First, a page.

This means that many athletes have needed to travel abroad to continue training, which requires funding. Fortunately, Vorontsov says, “Since the beginning of the war, we have been supported by the European Triathlon Union and World Triathlon, thanks to which we have had the financial means to travel to competitions around the world.” He also expressed appreciation for other European federations that have hosted and continue to host Ukrainian triathletes.

“It has become clear to me that Ukrainian athletes must continue to compete and show the world that even in extremely difficult conditions, we can be strong and glorify our nation.”

More than a sport

Despite the hurdles required to continue training and competing right now, Vorontsov is grateful for triathlon, which he got into at age 15 after a childhood of swimming; his first competition was an aquathon at the Ukrainian championship, which he won. Since then, he’s competed in various distances and won the 2019 European Junior Cup in Alanya before moving up to the elites. “It is more than a sport, it is a way of life,” he says. “Every day you get up at 6 a.m. to become the best in the world. It’s fantastic.”

And he believes his dedication to the sport has helped him process the atrocities taking place in his country. “No matter how trite it may sound, training helps relieve emotional stress,” he says. “You need to do what you know how to do, and that’s what helps keep you going.” Messages of support from his athlete friends around the world help him stay motivated when he feels low, and, he added, “I also always think about my friends who are now defending Ukraine from the Russian invaders with weapons and understand that it is much harder for them. That’s why my problems are not such a big deal compared to the heroes who face death every day.”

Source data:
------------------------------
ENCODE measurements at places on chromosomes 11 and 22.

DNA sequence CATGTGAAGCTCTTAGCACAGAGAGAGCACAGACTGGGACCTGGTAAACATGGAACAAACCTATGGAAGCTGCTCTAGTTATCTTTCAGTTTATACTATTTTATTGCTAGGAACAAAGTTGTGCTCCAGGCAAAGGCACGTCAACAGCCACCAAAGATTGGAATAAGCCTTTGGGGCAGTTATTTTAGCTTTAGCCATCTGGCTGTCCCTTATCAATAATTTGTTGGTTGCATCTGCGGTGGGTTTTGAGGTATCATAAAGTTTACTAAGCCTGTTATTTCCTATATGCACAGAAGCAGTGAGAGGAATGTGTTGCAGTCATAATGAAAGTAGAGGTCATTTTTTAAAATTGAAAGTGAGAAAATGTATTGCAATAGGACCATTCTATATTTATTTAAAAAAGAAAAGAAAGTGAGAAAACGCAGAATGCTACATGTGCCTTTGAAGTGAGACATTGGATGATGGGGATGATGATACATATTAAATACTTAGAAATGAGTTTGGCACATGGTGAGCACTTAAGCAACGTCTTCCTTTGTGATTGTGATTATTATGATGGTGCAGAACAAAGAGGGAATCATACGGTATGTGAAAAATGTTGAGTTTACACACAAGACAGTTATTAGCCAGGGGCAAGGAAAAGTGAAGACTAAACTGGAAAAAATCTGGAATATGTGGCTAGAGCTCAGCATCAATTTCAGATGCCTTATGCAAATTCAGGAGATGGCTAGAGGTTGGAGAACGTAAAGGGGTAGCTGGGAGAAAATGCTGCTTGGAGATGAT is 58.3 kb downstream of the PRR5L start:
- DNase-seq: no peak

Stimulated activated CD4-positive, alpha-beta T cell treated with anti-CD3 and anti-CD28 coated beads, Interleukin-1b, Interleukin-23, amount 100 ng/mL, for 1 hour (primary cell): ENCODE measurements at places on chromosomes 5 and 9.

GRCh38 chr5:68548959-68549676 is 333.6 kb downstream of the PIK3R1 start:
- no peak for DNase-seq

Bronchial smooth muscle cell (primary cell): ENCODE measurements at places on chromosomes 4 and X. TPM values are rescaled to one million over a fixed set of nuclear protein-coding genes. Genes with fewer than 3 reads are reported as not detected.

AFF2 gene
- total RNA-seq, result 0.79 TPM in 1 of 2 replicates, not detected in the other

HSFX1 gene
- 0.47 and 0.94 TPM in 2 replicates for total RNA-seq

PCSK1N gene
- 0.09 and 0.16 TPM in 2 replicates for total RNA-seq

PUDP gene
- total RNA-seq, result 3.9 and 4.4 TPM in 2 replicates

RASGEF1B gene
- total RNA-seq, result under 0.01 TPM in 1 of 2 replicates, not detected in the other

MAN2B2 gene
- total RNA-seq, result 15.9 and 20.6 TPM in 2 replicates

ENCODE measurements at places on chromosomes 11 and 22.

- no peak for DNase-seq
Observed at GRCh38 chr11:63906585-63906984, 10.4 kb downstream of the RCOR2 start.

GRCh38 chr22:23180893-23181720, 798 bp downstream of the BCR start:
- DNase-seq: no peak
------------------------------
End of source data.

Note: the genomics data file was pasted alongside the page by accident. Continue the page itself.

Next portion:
Vitalii Vorontsov Ukraine Triathlete races at a World Triathlon en route to the Olympics
(Photo: Courtesy of Vitalii Vorontsov)

An international appeal

Aside from his triathlon goals, Vorontsov has an appeal to make to the international community, asking that they not forget about the war in Ukraine. He realizes it’s difficult to think about it all the time, but says, “International support really brings Ukraine closer to victory over the evil tyrant in Russia, who is making life difficult for the whole world. Now, I realize that peace is the most valuable thing in our lives.”

The International Olympic Committee has proposed allowing Russian and Belarusian athletes to compete at Paris 2024 as “neutral” athletes. The United States, along with 34 other countries, have called for a ban of Russian and Belarusian athletes from competing in international sports, including the Olympics. Vorontsov urges people to remember that war is not a fair game. “Some people can train and prepare, while others do not have this opportunity,” he says. “In addition, Russia and Belarus are reducing our chances of winning [in sports competitions] by destroying sports infrastructure and simply killing our athletes. Therefore, allowing Russians and Belarusians to compete at the Olympic Games is a violation of Olympic principles.”

Life for Vorontsov and his fellow athletes has changed dramatically since the start of the war, and it’s hard to imagine that it will ever go back to the way it was. “The war has hardened every Ukrainian,” he says. But that’s only increased his drive. “Now I have a double motivation to train and compete at the international level,” he says. “I used to want to prove to myself that I could become one of the strongest in the world, but now it’s for the eyes of the world.”